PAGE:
Lowndes – Echols Ag News

Cabbage Crops Signs of Disease

Published on 05/08/19

Farmers must watch cabbage crops closely for signs of disease

By Bryce Ethridge for CAES News

As temperatures increase this spring, Georgia cabbage farmers should scout their crops regularly to ensure that disease pressure is not too high, says University of Georgia Cooperative Extension vegetable specialist Andre da Silva.

If farmers are proactive and maintain proper pest management programs during the growing season, diseases like black rot and Alternaria leaf blight can be controlled, da Silva added.

Symptoms of these disease are easy to identify in the field, but once identified, yield may have already been compromised. The increase in temperatures and rainfall can create perfect conditions for disease, and da Silva and Bhabesh Dutta, UGA Extension vegetable disease specialist, are currently tracking the emergence of the two diseases throughout south Georgia.

“As we get to the summer — or later in the spring — the warmer temperatures increase the chance of these diseases,” he said. “If growers don’t pay attention and keep a proper pest management program, we might suffer a high loss.”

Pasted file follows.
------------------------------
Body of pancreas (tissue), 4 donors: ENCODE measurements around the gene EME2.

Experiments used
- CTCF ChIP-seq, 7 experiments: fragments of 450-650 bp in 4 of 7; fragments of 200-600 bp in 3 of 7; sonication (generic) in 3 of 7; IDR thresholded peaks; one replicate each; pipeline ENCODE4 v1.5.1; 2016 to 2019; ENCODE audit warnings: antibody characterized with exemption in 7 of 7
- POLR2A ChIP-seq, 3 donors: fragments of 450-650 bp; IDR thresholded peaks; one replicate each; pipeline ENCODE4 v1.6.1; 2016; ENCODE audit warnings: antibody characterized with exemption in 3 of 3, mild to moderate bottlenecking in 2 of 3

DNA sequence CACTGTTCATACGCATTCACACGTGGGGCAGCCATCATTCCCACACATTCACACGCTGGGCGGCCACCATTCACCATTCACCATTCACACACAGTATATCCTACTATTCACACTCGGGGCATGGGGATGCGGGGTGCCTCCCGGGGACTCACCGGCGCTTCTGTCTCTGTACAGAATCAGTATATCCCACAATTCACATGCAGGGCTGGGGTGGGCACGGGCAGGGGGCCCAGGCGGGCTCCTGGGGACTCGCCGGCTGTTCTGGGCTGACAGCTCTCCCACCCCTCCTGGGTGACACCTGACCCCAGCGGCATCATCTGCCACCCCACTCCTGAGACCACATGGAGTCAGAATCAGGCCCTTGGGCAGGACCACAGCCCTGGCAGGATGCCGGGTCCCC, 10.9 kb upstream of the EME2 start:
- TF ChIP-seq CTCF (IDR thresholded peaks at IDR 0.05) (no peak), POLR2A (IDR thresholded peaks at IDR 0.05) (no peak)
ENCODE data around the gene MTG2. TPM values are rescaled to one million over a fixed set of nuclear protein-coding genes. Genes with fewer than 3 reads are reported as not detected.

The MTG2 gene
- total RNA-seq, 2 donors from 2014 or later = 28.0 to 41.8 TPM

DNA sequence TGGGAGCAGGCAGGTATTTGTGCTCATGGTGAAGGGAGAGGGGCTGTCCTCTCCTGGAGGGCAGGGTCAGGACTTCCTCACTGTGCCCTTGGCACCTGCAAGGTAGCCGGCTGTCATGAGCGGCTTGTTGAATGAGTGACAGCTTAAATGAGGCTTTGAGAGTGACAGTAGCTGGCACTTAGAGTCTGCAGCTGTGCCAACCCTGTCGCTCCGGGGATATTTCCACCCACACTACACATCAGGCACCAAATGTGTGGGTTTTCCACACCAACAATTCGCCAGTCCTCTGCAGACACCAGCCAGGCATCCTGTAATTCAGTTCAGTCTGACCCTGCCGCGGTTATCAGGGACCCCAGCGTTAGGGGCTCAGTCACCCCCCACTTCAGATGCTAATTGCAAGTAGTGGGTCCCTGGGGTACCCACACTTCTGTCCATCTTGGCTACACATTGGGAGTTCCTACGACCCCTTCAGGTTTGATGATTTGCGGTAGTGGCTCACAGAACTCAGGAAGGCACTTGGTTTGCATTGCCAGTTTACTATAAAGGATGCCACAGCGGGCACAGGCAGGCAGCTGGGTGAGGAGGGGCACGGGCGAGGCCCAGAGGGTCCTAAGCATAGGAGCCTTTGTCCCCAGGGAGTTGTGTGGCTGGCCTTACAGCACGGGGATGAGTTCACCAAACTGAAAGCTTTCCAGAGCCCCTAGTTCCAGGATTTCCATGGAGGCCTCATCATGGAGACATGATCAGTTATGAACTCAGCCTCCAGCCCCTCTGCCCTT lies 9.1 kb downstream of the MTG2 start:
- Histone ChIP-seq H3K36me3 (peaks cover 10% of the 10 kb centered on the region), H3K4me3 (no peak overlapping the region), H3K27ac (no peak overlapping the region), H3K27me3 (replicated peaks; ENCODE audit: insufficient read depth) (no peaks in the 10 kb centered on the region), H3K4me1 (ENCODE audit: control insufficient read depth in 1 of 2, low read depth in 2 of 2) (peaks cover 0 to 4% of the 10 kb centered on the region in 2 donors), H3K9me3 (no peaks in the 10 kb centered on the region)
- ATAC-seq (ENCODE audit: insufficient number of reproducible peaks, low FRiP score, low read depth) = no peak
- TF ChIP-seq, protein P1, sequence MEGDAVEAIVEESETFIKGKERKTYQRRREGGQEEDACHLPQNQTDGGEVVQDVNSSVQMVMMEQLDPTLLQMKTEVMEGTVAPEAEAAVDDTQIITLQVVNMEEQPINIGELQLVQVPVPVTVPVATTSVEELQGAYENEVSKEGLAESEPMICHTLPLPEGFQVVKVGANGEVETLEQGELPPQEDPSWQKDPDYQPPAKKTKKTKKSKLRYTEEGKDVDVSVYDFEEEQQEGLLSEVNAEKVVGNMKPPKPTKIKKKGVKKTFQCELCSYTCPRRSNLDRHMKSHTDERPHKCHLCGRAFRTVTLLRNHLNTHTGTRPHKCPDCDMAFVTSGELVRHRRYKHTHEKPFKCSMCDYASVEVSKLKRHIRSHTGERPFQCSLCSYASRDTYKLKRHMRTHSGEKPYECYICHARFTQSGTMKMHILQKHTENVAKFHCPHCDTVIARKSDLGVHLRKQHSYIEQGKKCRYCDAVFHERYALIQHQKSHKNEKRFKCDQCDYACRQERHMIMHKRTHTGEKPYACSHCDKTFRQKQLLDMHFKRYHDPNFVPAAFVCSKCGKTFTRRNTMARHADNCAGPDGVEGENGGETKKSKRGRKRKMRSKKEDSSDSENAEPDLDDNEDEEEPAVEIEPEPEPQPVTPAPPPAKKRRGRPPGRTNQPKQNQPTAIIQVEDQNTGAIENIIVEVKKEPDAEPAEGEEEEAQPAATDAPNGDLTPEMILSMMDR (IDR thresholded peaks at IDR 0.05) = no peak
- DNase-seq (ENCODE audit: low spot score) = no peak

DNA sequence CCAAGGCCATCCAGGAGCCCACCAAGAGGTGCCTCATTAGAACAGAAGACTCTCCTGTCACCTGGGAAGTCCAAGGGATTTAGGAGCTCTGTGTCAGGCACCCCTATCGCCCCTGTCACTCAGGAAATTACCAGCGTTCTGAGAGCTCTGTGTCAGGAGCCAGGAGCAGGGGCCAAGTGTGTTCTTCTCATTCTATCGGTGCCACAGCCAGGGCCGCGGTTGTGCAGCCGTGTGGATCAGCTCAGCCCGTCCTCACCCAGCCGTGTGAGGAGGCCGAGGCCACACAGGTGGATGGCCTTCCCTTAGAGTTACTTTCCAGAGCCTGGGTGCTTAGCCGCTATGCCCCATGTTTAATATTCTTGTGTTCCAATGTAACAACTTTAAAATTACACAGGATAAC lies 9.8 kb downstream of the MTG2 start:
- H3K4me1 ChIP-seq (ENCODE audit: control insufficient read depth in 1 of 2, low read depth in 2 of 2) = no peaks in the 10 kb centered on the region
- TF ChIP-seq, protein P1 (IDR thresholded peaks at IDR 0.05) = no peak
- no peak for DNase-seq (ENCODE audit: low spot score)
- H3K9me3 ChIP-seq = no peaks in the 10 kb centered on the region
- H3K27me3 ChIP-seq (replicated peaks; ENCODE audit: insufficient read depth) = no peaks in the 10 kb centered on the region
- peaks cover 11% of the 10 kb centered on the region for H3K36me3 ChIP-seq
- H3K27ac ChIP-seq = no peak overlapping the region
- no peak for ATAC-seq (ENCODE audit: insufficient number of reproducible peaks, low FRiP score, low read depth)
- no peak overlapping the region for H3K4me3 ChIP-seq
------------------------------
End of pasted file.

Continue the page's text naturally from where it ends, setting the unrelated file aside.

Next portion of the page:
According to the UGA Center for Agribusiness and Economic Development, the farm gate value for cabbage in Georgia in 2017 was $53.6 million.

Alternaria leaf blight can cause spots on some brassica crops and render them unmarketable. Symptoms first appear on older leaves as small, dark spots that gradually enlarge with concentric rings. As the disease gets worse, younger leaves become infected. Infection becomes more problematic in humid and wet conditions.

Black rot causes v-shaped lesions on leaf edges which can lead to the plant’s death.

Lack of proper irrigation scheduling could also lead to the appearance of these diseases, particularly due to the application of high volumes of water.

“Since we’re starting to have warmer conditions with frequent rain showers, soil might have plenty of moisture to supply crop demand,” da Silva said. “There is no need to overirrigate, and if growers are irrigating their cabbage in those conditions, it’d create the perfect conditions for disease. That’s what we don’t want.”

As part of his research on the UGA Tifton campus, da Silva is looking for cabbage varieties that are more disease tolerant or disease resistant.

Until disease-resistant varieties are discovered, growers should keep these tips in mind when managing diseases in cabbage:

  • Maintain a proper pest management program.
  • Rotate chemical products to avoid disease resistance to a particular product.
  • Change up irrigation schedules to apply water only when necessary.
  • Frequently survey crops for symptoms.

To learn how to identify rot, contact da Silva at 229386-3806 or adasilva@uga.edu. For more information on the Department of Horticulture at UGA-Tifton, visit http://tifton.caes.uga.edu/departments/horticulture.htm